Texas kicked off week 5 at Iowa State. It was my first detailed watch of highly touted Longhorn LB Malik Jefferson. You can see why some people like him – his athletic ability was on display in intriguing flashes. When he sees it, or is given the freedom to attack/blitz, he looks an interesting prospect. However, he does come unstuck when blockers get on him. His hand use is poor and there were too many times when he was taken out of plays. His read and react was also a little inconsistent – his feet can get choppy, although when he eventually sees it and goes to the ball his speed is his get out of jail card. He should light up the Combine and he has clear athletic upside, but having played a lot of football, I think NFL scouts will be looking for a little more than he showed in this one to think he would be a top 50 pick. Of course, his Combine numbers might blind someone – not like it would be the first time that happened.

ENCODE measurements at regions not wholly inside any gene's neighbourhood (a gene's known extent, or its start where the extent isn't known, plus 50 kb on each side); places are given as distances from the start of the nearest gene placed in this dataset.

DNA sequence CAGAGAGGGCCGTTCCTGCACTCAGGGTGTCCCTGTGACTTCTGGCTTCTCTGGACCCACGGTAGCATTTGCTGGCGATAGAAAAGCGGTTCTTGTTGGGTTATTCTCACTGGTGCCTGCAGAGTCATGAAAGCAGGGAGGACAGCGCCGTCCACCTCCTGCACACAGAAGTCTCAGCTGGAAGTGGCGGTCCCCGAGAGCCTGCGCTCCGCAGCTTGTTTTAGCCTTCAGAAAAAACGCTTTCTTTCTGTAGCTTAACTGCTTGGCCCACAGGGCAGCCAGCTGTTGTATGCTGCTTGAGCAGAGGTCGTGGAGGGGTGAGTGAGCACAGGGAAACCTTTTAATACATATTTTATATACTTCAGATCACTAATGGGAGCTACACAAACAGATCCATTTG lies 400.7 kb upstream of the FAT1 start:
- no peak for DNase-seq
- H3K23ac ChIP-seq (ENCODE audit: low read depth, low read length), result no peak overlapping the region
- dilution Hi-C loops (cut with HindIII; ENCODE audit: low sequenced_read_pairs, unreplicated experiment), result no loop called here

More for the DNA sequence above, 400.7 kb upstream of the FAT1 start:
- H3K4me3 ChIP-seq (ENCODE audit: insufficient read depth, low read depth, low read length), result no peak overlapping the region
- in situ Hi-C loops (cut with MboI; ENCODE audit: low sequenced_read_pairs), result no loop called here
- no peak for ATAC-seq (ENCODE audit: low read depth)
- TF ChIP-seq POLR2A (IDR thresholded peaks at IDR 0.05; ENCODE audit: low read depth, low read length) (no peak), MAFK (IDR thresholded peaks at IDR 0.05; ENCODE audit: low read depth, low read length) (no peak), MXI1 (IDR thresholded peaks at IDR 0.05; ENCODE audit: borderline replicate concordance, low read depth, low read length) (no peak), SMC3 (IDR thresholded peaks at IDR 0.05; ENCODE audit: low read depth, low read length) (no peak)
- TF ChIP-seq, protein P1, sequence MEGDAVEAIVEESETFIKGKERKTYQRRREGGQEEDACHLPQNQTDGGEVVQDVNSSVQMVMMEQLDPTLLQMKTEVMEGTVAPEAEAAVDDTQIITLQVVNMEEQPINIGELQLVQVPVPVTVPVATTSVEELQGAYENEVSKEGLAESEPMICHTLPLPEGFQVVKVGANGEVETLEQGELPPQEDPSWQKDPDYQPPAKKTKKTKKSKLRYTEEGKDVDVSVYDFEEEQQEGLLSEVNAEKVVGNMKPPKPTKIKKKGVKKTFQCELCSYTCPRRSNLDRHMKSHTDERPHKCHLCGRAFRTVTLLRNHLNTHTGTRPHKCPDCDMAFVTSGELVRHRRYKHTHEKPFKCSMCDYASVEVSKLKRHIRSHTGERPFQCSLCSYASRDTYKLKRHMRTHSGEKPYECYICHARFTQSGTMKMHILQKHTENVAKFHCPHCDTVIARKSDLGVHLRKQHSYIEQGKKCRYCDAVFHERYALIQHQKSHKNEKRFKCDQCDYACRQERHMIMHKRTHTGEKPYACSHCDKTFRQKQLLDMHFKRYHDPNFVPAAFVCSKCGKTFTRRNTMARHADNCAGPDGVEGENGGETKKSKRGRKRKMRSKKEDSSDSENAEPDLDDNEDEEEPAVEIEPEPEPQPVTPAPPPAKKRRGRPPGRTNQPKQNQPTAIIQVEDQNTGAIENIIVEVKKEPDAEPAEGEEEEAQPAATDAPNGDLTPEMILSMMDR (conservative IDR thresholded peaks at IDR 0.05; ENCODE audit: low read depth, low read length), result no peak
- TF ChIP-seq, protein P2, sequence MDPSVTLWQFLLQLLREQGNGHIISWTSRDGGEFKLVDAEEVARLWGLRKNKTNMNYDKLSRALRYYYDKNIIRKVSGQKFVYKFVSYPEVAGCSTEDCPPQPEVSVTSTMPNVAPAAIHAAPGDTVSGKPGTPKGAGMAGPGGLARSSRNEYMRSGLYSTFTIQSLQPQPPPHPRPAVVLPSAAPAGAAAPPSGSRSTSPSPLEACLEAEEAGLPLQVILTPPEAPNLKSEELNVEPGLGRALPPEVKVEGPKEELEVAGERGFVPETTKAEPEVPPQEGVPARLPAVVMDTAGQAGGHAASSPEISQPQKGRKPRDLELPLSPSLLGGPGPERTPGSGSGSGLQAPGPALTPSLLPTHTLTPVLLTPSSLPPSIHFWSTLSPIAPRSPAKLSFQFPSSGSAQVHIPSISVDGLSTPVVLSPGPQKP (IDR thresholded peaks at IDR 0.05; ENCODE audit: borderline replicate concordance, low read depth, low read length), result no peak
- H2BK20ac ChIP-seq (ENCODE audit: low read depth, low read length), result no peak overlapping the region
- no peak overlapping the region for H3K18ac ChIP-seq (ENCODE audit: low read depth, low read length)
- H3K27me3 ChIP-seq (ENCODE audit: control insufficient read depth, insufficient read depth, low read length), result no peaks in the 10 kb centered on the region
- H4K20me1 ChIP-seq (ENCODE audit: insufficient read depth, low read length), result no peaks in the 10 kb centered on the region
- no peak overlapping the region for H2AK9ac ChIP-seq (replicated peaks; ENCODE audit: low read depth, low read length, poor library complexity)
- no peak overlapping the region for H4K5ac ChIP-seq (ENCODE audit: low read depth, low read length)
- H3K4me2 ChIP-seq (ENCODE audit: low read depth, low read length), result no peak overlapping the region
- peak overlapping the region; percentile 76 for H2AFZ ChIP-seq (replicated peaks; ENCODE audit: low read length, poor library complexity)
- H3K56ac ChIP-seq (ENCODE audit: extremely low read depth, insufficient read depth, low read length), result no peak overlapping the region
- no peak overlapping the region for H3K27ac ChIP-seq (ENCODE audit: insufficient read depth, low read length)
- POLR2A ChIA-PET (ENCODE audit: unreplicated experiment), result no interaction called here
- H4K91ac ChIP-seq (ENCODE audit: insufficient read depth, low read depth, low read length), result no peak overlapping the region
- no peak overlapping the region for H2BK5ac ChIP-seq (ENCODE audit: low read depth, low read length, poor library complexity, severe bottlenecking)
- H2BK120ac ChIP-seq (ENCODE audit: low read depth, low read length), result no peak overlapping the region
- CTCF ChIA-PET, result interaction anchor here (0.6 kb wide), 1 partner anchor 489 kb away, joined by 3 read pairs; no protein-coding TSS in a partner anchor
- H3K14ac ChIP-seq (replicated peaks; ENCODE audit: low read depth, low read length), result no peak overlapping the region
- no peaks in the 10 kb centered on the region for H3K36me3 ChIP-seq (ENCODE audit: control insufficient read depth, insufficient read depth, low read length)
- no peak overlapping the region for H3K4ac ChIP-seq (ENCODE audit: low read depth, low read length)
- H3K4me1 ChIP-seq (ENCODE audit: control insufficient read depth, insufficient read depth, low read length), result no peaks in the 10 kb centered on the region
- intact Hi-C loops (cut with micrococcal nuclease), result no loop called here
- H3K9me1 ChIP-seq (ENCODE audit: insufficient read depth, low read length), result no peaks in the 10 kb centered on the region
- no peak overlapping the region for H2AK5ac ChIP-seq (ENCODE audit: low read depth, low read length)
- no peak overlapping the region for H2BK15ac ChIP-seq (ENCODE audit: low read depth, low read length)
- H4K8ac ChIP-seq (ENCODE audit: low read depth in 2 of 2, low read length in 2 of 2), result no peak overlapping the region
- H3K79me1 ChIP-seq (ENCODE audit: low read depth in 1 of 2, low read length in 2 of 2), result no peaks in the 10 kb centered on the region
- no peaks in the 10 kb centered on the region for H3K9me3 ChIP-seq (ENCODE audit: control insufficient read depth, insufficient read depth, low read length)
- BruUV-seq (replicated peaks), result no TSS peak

Iowa State WR Allen Lazard has enjoyed a productive career and has improved catch numbers wise every season. He has good size at a listed 6’5″ 222 lbs. His hands look soft, but the big question for the next level is if he can separate on a consistent basis. He’ll need to run a fast 40 time to get drafted, he might want to consider dropping his weight a little for the Combine. Also for Iowa State, the LT Jake Campos has a shot to be in a camp. His base is solid, he’s rarely on the ground – I wouldn’t say he’s an elite athlete, but sometimes guys like this stick – he just needs a little luck with his landing spot.